Test could diagnose oesophageal cancer 8 years earlier

November 6, 2017, Cancer Research UK
Test could diagnose oesophageal cancer 8 years earlier
Credit: Cancer Research UK

A new genetic test could help diagnose oesophageal cancer up to 8 years before symptoms appear in people at a high risk of the disease, according to new research presented at the National Cancer Research Institute's (NCRI) Cancer Conference in Liverpool.

University of Cambridge researchers Sarah Killcoyne and Eleanor Gregson looked at tissue samples from with Barrett's oesophagus – a common condition of the food pipe that can develop into cancer in around 5% of people.

They retrospectively identified predictive genetic markers in 94% of people who later developed early signs of and were able to spot these markers in samples that had been taken many years before symptoms appeared.

Samples used in the study had been taken during routine endoscopies for Barrett's oesophagus over a period of 15 years. To develop their the researchers compared the markers between 45 patients who went on to develop early signs of oesophageal cancer and 45 who did not.

There are no tests that accurately predict the small number of people who have Barrett's oesophagus who go on to develop cancer. Instead, almost all people with the pre-cancerous condition have endoscopies every few years.

But, this new test could mean people with genetic patterns can be closely monitored for early signs that cancer will develop, helping diagnose the earlier when treatment is more likely to be successful. This also means the majority of people who are at a low risk of developing oesophageal cancer could have far fewer endoscopies.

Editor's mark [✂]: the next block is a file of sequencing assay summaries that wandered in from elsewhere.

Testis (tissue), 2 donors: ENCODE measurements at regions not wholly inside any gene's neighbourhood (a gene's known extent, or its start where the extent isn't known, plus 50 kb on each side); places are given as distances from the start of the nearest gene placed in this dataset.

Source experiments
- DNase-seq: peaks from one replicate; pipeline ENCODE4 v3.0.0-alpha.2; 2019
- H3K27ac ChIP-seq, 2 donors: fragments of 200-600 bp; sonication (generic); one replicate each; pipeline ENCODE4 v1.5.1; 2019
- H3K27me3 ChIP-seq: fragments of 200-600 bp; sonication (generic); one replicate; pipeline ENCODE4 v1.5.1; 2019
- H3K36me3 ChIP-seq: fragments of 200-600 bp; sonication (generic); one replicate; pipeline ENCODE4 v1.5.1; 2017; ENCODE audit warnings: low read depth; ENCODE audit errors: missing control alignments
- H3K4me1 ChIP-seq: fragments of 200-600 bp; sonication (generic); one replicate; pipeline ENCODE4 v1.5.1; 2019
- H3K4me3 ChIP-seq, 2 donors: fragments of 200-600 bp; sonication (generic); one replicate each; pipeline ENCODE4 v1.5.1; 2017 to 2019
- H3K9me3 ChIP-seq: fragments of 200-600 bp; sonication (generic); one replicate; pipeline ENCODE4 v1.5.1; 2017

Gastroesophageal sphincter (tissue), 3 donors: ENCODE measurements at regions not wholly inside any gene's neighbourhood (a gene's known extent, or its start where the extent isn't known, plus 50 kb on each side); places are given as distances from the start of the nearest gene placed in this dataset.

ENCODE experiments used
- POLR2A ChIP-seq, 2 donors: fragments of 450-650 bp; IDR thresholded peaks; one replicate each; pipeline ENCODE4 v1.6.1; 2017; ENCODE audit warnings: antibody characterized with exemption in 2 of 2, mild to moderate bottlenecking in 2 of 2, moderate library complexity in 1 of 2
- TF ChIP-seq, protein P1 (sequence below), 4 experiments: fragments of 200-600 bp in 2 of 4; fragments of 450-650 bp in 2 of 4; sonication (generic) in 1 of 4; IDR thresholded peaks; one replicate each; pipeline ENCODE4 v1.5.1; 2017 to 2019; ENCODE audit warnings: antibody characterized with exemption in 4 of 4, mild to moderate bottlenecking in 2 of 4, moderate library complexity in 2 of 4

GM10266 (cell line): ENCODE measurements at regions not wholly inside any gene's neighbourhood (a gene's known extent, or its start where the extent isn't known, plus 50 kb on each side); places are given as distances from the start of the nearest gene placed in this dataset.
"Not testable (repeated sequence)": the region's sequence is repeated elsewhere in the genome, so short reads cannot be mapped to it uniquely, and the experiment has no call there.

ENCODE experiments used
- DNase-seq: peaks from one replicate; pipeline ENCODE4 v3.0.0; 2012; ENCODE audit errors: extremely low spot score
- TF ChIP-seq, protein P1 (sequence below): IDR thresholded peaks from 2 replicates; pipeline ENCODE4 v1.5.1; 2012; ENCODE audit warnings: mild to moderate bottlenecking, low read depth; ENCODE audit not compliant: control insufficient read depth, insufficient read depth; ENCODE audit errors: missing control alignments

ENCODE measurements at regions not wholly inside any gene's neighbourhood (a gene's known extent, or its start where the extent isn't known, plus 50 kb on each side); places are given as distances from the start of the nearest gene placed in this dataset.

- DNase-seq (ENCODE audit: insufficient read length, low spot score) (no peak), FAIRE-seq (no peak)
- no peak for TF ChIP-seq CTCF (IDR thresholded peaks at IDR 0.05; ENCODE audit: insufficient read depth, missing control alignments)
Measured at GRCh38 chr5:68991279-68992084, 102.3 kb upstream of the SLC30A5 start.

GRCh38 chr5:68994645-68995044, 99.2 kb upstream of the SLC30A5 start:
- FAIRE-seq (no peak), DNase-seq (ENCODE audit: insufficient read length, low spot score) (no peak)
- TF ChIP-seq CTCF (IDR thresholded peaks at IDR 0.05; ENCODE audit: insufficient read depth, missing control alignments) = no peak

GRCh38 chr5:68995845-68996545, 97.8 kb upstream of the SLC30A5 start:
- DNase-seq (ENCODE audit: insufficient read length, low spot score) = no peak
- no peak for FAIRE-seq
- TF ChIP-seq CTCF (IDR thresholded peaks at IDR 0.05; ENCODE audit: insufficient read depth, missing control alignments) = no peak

Professor Rebecca Fitzgerald, lead researcher based at the University of Cambridge MRC Cancer Unit, said: "Many people with oesophageal cancer are diagnosed when their disease has already spread and is harder to treat. Testing for these new markers during regular checks could help identify people who have a high chance of developing oesophageal cancer. The next step is to test this approach in clinical trials to see if our approach helps diagnose oesophageal cancer sooner when treatment is more likely to be successful."

Professor Matt Seymour, the NCRI's clinical research director, said: "Survival for of the gullet remains stubbornly low, and we face big challenges in diagnosing the disease earlier when it is more likely to be treated successfully. Studies like this not only mean we may be able to identify the disease earlier, but may also reveal more about the disease itself. It could be that, as well as helping predict who will develop the disease, these genetic markers could point the way to new treatments."

Explore further: Sponge on a string test could replace endoscopies

More information: Predicting oesophageal cancer progression using genomic information in pre-malignant oesophageal tissues. abstracts.ncri.org.uk/abstract … oesophageal-tissues/

Related Stories

Sponge on a string test could replace endoscopies

November 10, 2016
Cancer Research UK-funded scientists have discovered that a 'sponge on a string' pill test can identify which people with a condition called Barrett's oesophagus have a low risk of developing oesophageal cancer - sparing ...

Infrared light to detect early signs of esophageal cancer

September 6, 2016